Wednesday, April 27, 2011
As an appreciator of all things epic, I feel compelled to post this even though it has nothing to do with running, skiing, or any other kind of mountain recreation. Rather this post revolves around epic physical inactivity. This past Sunday, my brother Jason completed a ten day Vipassana meditation course in Elbert, CO. Throughout the course of ten days, Jason was completely silent, and had zero human interaction. He consumed only one meal per day and spent the majority of his time traversing the deepest recesses of his mind in near constant meditation. Vipassana provides an avenue for "self-transformation through self- observation" with an emphasis on the relationship between body and mind. Participants in the course are forbidden to communicate with each other, practice yoga, journal or do anything else that might resemble activity.
I get restless in the time it takes me to sit and write a simple blog post, so the thought of sitting for ten days literally makes me squirm. I am in awe of this kind of mental endurance. From what I can gather, ultra sitting is a lot like ultra running. There are moments of near perfection and moments of utter despair and desperation. The mental discomfort this endeavor provided was apparently equalled by physical agony. Jason insists that sitting for that long over the course of many consecutive days can be excruciating on the physical body. Needless to say I am extremely proud of and inspired by my brothers accomplishments. I can't help but think I might have try this one day.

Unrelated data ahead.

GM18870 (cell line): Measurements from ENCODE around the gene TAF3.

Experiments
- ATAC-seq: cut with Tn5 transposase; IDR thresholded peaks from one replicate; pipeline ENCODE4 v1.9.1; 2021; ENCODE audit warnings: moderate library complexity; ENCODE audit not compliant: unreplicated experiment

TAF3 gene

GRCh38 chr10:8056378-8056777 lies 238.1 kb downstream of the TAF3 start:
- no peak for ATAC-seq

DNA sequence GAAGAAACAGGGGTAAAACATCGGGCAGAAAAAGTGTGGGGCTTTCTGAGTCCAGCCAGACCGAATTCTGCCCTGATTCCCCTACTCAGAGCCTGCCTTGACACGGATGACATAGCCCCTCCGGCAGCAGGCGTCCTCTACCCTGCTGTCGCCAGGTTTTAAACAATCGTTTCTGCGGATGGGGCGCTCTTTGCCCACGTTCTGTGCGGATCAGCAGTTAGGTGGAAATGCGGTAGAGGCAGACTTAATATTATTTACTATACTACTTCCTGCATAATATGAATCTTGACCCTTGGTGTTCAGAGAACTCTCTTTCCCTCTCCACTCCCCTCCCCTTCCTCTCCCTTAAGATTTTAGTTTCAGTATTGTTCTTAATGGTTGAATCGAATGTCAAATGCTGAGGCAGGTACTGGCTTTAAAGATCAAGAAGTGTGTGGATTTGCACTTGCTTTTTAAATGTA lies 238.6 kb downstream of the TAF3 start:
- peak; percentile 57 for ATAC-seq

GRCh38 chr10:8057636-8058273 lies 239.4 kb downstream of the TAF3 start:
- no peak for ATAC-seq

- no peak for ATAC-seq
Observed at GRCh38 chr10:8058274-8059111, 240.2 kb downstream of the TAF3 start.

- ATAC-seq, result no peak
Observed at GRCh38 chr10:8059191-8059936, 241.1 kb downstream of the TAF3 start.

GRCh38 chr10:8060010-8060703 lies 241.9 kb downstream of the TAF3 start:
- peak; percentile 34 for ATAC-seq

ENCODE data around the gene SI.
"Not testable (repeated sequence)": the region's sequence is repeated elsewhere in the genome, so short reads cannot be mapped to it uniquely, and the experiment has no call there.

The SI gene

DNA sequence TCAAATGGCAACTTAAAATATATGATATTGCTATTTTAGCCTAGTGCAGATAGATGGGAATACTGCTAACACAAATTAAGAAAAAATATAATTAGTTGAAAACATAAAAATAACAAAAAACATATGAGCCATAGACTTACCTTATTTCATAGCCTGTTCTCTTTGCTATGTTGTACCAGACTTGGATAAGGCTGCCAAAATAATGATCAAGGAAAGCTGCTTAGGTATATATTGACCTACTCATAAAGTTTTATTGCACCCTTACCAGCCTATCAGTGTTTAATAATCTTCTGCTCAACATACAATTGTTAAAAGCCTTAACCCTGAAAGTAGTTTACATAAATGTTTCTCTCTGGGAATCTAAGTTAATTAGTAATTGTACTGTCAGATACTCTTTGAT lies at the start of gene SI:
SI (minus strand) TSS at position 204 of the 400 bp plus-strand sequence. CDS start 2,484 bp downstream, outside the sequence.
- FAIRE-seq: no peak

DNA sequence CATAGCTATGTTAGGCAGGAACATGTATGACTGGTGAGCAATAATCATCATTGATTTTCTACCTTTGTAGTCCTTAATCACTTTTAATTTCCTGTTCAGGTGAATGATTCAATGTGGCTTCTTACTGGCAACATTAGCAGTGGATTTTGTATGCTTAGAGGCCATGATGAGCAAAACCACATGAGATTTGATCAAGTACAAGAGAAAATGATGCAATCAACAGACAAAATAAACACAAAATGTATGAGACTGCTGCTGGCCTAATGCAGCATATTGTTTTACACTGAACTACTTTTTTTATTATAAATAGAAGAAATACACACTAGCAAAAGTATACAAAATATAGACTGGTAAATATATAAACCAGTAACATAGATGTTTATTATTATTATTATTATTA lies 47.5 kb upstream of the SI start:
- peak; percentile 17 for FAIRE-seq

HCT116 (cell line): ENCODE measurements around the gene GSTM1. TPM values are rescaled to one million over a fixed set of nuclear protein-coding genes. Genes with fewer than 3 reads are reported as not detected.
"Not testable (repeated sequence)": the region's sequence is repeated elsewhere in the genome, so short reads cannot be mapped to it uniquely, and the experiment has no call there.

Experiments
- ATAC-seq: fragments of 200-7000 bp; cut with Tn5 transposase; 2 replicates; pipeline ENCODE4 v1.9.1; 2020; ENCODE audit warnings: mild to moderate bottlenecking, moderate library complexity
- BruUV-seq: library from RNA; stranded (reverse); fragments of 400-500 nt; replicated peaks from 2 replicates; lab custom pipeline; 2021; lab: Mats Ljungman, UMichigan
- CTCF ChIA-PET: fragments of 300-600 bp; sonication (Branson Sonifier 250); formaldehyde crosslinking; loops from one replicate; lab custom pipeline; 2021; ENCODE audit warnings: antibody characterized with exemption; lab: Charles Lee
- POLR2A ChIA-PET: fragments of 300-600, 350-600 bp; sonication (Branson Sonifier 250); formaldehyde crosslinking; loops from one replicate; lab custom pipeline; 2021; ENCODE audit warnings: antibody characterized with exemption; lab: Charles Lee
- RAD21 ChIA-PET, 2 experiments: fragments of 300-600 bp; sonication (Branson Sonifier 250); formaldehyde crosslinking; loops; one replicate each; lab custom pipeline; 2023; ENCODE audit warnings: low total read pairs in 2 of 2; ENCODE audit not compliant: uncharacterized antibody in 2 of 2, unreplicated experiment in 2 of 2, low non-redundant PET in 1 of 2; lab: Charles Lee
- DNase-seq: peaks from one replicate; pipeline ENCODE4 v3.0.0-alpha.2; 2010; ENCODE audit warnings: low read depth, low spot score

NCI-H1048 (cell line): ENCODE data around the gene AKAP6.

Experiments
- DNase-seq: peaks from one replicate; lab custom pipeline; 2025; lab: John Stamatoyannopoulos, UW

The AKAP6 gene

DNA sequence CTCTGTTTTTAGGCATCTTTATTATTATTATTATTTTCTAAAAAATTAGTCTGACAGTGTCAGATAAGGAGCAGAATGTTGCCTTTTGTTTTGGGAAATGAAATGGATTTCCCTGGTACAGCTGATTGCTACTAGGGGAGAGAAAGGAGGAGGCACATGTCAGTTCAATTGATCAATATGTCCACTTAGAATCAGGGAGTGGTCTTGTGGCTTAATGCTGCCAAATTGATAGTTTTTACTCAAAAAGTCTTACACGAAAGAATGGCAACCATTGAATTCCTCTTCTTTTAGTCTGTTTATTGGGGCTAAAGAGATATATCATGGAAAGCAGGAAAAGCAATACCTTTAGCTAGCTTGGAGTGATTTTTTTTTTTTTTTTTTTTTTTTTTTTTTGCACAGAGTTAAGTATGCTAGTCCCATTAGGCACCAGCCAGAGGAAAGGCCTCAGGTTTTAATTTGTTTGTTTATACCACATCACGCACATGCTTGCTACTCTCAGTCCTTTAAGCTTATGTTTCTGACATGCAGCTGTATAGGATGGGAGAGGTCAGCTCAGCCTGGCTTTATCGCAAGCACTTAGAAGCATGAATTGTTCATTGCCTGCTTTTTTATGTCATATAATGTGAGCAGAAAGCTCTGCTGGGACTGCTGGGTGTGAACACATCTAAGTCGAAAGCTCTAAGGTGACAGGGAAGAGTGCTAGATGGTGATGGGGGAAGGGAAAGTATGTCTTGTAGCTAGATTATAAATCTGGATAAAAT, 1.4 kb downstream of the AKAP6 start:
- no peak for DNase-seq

You can find more information on the particular course my Brother did here.
This was actually the second time Jason has completed a ten day course. He did an absolutely unbelievable write up about his first experience that I would highly recommend to anyone interested.
This past Sunday I was feeling far less accomplished than Jason. You see, Sunday marked the official end to Ski season here in Aspen and as such, every local is obligated to rage. Aspen Highlands Mountain is always the quietest of the four during the season and is widely considered to be a local secret because of its high snow totals and awesomely big terrain. On closing day though, Highlands turns into a full mountain party as thousands of people turn out to celebrate. It has become the best party of the year in Aspen and always attracts a colorful crowd. You can tell we had a good time (Notice the belt buckle).
Thanks for reading.